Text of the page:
Managing business expenses: As a business, you will have various expenses that are tax-deductible. For clinical side gigs, this includes expenses that help you provide medical services, such as medical licensing fees, supplies, reference materials, and malpractice insurance premiums. For nonclinical work, these often include office equipment, software, and travel expenses.

Identifying which of your out-of-pocket costs are business expenses is important for tax management, and it's easier if you approach these expenses (and your income) separately from your personal finances.

Marketing: Large businesses allocate substantial resources to marketing and advertising. As an independent contractor, you should also invest in marketing your services.

This investment of time and money is part of conducting business. It could involve developing a website, dedicating time to seeking new opportunities, or committing to speaking engagements to establish your expertise. Marketing will help to gain new clients as well as secure repeat business.

Growth and expansion: As you become successful in your contract work, eventually you will have more opportunities than you can handle. You can turn down work in this situation, or you can expand your capacity by hiring others to help you. This can be done by bringing on sub-contractors or hiring employees, if your business structure allows for it. A business mindset makes it easier to transition into an expanded role and take on additional professionals or assistants.

Broaden your view of compensation beyond the paycheck: Compensation extends beyond a salary to include benefits that contribute to your overall earnings and job satisfaction. These range from different types of bonuses—such as performance-based, profit-sharing, retention, and year-end—to equity compensation and stock options, along with common benefits like health insurance, life insurance, disability insurance, and retirement plans. The aggregate value of PTO, CME reimbursements, and company-offered memberships or discounts can substantially increase your compensation package.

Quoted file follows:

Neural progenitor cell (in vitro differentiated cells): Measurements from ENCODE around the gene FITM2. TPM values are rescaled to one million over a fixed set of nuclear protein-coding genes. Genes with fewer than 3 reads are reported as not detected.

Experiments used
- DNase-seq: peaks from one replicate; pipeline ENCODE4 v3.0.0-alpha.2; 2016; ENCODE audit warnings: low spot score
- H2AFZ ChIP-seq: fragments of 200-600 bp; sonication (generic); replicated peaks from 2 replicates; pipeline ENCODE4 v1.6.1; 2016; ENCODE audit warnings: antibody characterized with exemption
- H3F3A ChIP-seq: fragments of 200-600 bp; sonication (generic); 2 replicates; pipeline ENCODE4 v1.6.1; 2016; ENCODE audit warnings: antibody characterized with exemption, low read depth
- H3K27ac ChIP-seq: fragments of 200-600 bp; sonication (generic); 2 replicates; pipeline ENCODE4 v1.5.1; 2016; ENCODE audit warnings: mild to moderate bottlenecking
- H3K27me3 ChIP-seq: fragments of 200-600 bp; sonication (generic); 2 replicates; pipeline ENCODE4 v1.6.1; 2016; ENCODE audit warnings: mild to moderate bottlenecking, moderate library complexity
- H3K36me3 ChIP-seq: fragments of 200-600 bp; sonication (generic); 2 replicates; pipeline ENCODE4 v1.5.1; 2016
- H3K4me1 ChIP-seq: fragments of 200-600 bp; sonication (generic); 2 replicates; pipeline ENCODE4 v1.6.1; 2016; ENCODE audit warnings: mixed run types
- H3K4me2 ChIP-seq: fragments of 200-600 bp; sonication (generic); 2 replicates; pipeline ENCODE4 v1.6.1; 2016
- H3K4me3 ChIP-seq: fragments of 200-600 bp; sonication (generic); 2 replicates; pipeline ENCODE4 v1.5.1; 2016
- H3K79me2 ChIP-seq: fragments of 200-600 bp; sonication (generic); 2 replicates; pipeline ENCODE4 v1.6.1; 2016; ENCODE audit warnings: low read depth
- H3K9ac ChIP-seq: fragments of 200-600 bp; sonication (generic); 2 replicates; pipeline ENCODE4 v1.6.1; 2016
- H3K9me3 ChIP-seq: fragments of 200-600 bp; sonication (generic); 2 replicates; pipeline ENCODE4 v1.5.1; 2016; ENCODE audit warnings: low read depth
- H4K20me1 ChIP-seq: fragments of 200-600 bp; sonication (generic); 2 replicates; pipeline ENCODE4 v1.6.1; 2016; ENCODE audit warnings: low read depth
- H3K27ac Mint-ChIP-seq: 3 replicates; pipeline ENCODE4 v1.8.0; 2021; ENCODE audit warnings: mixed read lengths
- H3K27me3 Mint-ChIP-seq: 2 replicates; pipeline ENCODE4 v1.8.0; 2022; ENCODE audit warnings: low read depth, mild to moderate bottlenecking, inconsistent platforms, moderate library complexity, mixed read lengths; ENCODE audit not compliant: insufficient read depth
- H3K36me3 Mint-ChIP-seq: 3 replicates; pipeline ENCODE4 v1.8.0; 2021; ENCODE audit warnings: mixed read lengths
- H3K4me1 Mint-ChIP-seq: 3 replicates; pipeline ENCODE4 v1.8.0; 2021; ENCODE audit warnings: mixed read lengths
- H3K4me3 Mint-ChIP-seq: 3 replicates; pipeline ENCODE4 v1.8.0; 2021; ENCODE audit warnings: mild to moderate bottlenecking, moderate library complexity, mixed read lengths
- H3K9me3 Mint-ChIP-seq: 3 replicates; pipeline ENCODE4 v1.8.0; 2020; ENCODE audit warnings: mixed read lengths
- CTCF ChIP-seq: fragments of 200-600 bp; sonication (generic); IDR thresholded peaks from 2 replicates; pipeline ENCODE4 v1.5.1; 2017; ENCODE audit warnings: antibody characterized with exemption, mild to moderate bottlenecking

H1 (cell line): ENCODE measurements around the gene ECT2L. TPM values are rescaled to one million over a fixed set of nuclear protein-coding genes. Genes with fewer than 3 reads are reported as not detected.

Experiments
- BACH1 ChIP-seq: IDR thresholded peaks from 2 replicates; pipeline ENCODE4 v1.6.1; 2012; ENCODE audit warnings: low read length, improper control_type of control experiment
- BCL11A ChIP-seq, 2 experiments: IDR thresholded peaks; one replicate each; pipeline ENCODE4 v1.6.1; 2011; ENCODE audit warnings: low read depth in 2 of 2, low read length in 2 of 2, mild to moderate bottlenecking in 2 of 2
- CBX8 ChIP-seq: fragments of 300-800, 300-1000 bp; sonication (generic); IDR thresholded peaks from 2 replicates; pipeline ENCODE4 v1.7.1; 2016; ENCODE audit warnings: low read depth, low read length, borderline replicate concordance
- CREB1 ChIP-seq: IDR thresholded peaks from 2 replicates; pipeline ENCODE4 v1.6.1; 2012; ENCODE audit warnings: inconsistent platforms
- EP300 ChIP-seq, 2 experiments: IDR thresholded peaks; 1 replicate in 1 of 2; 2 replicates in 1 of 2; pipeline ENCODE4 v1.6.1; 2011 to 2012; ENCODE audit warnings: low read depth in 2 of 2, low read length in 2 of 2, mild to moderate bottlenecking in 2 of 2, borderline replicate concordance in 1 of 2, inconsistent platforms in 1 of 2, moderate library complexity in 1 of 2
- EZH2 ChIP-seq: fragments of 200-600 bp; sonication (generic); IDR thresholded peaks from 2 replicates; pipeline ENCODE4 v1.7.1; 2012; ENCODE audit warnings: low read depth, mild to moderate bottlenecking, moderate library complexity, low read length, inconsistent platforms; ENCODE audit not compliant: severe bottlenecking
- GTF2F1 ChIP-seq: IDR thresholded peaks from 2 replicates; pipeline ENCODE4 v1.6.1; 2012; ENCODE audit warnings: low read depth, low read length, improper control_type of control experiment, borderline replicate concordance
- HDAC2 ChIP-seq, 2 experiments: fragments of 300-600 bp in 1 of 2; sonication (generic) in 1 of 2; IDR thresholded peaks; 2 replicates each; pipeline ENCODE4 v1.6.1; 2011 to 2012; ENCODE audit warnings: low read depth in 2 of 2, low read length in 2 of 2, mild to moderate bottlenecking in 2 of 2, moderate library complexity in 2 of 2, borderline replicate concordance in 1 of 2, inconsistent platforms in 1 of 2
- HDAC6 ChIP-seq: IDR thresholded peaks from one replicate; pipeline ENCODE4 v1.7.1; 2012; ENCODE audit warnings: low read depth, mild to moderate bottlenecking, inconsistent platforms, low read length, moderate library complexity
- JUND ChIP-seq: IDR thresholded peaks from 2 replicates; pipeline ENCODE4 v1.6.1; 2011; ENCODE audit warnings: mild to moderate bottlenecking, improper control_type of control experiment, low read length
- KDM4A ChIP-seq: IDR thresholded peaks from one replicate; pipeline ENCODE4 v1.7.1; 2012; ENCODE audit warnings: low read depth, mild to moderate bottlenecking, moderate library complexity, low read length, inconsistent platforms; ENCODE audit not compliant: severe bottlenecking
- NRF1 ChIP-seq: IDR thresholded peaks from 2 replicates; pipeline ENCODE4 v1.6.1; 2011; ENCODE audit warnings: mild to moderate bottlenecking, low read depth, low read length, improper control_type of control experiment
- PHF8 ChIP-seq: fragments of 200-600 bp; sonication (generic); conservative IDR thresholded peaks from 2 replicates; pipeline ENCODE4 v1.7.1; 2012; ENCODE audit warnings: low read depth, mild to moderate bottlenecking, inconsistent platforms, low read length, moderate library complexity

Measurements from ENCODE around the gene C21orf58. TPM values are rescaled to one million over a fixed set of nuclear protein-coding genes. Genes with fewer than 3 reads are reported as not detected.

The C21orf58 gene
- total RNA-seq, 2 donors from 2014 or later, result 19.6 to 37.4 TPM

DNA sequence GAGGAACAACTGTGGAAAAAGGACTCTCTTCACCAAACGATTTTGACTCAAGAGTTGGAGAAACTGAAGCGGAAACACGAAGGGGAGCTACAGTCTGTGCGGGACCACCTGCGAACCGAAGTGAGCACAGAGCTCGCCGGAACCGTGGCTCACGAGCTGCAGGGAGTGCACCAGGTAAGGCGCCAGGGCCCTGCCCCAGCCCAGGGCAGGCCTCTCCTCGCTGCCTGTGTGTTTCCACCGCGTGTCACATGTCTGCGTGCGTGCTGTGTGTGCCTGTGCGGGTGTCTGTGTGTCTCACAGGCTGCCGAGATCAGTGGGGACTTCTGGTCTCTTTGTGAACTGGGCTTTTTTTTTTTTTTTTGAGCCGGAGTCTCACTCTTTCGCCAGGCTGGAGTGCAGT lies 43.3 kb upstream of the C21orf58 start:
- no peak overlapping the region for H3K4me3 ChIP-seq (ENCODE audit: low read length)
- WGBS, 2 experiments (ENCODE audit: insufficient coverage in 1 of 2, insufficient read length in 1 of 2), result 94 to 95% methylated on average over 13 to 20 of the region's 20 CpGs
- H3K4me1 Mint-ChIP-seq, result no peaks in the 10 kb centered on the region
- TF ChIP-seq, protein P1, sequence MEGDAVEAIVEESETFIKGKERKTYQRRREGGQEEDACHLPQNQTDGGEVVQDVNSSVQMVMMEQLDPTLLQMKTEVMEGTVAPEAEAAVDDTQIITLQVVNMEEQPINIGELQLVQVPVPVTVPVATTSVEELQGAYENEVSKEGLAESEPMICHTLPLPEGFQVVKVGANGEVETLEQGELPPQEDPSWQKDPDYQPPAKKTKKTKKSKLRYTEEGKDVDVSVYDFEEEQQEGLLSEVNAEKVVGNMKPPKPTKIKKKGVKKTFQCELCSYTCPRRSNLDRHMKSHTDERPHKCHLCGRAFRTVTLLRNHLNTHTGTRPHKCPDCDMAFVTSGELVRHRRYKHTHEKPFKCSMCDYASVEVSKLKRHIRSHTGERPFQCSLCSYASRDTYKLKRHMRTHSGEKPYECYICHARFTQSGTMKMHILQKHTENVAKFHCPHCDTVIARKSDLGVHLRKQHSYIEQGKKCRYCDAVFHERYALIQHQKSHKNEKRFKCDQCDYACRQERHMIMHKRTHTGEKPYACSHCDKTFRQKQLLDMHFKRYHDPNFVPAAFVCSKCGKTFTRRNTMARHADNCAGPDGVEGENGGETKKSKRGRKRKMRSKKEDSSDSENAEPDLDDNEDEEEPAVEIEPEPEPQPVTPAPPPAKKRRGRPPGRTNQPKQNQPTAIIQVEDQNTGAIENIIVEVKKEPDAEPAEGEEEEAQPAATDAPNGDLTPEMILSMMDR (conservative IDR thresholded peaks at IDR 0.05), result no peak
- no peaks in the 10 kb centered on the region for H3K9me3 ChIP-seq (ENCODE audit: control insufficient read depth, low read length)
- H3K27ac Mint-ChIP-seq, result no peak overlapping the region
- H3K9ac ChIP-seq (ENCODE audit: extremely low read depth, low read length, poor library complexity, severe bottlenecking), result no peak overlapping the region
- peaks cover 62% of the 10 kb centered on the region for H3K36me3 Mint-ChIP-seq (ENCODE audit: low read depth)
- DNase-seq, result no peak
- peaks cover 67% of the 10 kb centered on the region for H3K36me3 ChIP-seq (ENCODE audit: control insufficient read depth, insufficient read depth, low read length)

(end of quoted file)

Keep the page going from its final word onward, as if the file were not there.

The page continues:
Non-salary benefits make up about one-third of the total compensation for a full-time employee in the U.S. In independent contractor and most part-time roles, standard benefits are not offered, which means you are ultimately compensated less for your time compared to a full-time employee with a comprehensive benefits package. As mentioned earlier, independent contractors also bear the full responsibility for Social Security and Medicare taxes.

You also need to consider professional expenses that an employer or client covers. Recognize that the value of some benefits, like medical licensure fees and educational resources, goes beyond a single job’s scope. For example, a state medical license belongs to you, not the organization you are working for (even if they paid for it). You can use that license to do other work on the side, as long as it doesn't conflict with your employment contract.

While harder to quantify, intangible benefits also make up a portion of your overall compensation. Job satisfaction, alignment with company culture, and opportunities for skill development and professional growth all contribute to your overall well-being, both inside and outside the workplace. These factors impact your stress levels and your risk of burnout. Money is important, but don’t lose sight of the other contributors to your work satisfaction and personal happiness.

There are many opportunities for health care professionals to use our degrees and skills outside of regular, full-time jobs. These opportunities span beyond traditional health care settings. Our expertise is highly sought after across sectors and in multiple industries. A side gig can not only be a source of additional income, but a way to diversify your experience and help reach your professional goals.

Sylvie Stacy, MD, MPH is a preventive medicine and addiction medicine specialist and author of 50 Nonclinical Careers for Physicians and 50 Unconventional Clinical Careers for Physicians.